It was all about saving up pocket/paper round money to buy 45's and 33's from Downtown Records in Gravesend Market on a Saturday (before afternoon tea at the lite-a-bite), Chris' Records in Windmill Street or the odd trip to the record shop in Chatham where several later-to-be Prisoners/Milkshakes 'worked'; that was how I consumed music. There was the odd trip up to the bright lights of the big city, going off to Carnaby Cavern to peer into the shop that advertised it made suits for The Jam before dodging the 'find the lady' merchants on Oxford Street and checking out "Rocks Off" second hand shop in Hanway Street round the back of the Virgin Megastore. If you were lucky an incoherent bloke with bad teeth and a bit of his ear missing would scour you with his eyes before deciding whether you were worthy of serving or not; thank you, Shane McGowan for deigning to stop kicking the busted carpet sweeper and selling me a copy of Gabrielle by The Nips. It was in the best interests of us both.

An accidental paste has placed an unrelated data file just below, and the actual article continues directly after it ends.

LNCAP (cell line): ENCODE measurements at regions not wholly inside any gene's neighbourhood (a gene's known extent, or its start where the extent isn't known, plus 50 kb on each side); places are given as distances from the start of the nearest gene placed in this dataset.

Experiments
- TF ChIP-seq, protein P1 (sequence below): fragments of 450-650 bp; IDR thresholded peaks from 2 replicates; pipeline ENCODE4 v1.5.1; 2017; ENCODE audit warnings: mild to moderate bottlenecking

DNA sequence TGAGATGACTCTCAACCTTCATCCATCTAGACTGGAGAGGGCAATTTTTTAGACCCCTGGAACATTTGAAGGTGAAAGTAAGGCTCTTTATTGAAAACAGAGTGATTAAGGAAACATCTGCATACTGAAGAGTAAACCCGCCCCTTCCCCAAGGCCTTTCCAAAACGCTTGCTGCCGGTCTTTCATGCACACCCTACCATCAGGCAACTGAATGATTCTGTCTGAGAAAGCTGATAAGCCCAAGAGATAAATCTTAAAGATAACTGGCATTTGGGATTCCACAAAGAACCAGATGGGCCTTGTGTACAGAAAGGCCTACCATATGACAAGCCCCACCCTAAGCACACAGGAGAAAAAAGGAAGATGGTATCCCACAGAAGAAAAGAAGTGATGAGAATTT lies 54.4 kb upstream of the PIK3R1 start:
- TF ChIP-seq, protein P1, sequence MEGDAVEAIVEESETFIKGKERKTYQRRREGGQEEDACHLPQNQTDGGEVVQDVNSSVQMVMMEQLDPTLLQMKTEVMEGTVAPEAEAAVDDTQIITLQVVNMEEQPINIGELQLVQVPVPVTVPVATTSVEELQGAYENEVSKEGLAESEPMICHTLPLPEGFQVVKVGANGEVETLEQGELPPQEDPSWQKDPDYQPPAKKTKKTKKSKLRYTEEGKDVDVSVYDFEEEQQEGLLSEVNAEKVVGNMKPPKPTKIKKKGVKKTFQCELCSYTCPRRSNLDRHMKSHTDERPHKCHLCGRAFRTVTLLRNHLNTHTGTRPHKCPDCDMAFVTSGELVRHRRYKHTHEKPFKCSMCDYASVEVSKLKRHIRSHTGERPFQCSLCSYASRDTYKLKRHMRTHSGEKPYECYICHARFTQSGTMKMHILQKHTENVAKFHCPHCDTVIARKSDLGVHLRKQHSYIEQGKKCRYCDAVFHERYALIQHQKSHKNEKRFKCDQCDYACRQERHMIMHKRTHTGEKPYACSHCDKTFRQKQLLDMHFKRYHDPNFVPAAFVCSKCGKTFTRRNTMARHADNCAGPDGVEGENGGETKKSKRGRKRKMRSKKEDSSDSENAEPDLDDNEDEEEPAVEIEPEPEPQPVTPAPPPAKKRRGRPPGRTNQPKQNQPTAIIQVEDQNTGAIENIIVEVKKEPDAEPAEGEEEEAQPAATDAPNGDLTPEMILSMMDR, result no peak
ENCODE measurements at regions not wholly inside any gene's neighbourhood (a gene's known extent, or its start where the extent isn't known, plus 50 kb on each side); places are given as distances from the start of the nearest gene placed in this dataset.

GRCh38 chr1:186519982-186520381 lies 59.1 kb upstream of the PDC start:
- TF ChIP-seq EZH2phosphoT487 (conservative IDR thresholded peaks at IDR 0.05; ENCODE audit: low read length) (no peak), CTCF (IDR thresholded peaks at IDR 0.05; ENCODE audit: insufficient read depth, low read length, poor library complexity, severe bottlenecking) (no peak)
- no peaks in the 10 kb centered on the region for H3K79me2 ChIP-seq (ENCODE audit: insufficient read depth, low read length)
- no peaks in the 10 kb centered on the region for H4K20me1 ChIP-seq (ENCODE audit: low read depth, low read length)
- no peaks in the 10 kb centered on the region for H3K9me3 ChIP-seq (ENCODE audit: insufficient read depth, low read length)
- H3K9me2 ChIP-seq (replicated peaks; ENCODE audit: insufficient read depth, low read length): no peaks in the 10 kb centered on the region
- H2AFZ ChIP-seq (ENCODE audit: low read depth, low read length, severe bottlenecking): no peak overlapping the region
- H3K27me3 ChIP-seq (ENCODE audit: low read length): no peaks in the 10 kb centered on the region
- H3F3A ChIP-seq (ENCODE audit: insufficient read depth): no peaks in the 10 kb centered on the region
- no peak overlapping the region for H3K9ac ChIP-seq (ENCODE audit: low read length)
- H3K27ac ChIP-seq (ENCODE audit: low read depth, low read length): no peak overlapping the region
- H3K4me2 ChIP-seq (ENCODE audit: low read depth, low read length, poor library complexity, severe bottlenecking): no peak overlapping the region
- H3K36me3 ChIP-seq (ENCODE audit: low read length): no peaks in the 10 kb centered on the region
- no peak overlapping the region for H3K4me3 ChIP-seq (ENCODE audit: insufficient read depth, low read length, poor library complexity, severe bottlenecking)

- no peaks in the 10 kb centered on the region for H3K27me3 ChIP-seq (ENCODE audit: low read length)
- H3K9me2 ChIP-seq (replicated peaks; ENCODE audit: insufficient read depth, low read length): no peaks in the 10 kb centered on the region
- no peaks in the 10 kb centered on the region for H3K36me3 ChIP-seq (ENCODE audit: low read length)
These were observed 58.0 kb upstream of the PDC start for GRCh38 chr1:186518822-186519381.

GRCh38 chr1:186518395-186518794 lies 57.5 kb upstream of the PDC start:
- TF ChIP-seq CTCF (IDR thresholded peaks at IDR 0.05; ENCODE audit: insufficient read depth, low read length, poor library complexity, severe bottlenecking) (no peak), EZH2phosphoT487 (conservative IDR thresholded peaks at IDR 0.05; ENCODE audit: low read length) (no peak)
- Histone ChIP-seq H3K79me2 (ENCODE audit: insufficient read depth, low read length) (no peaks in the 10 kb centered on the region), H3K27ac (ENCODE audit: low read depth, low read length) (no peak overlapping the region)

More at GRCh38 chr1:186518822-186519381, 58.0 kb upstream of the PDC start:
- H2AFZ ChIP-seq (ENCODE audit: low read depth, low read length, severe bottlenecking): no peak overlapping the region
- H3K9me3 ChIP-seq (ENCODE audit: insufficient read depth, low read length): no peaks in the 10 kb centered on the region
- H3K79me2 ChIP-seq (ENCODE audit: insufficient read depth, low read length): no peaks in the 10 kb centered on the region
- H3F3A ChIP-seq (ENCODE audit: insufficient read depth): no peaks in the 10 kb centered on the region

So that's the "how" but what about the "why"? I guess a sociologist would call it identity, and they'd probably be right. All the stuff you read now about Weller and his rather expensive clothing line, how it's influenced by the mod clothes he saw as a working class kid in Woking; I have no doubt it's true. Getting a Fred Perry out of your auntie's catalogue and paying up weekly was a rite of passage. Your first pair of DM's and the kicking that followed, a decent pair of Levis, a Harrington, a dodgy pair of sta-prest. Being out and approached by a bloke off a building site "ask your mum whether she'd like to buy you a nice pair of monkey boots?" (I was 13, she did, they were the business), your first Mr Byrite suit...get the picture? It's one of a class and culture that saw the first series of Only Fools and Horses as a documentary and Quadrophenia as a manual... When I first saw The Jam on the TV doing In the City in Burtons suits (a few steps up from Mr Byrite), I didn't think it was "funny", nor turning rebellion into money, they just looked...familiar. I worked out why soon enough. They weren't from some untouchable, unapproachable netherworld that the likes of The Clash seemed to inhabit. They were from Woking, at the other end of the Green Line bus route, and they went to a comprehensive school. Don't get me wrong, I loved and still love The Clash but there was something about them, something unrelateable for all the 'Nan's flat' and 'up and down the Westway'. Maybe they should have done TOTP...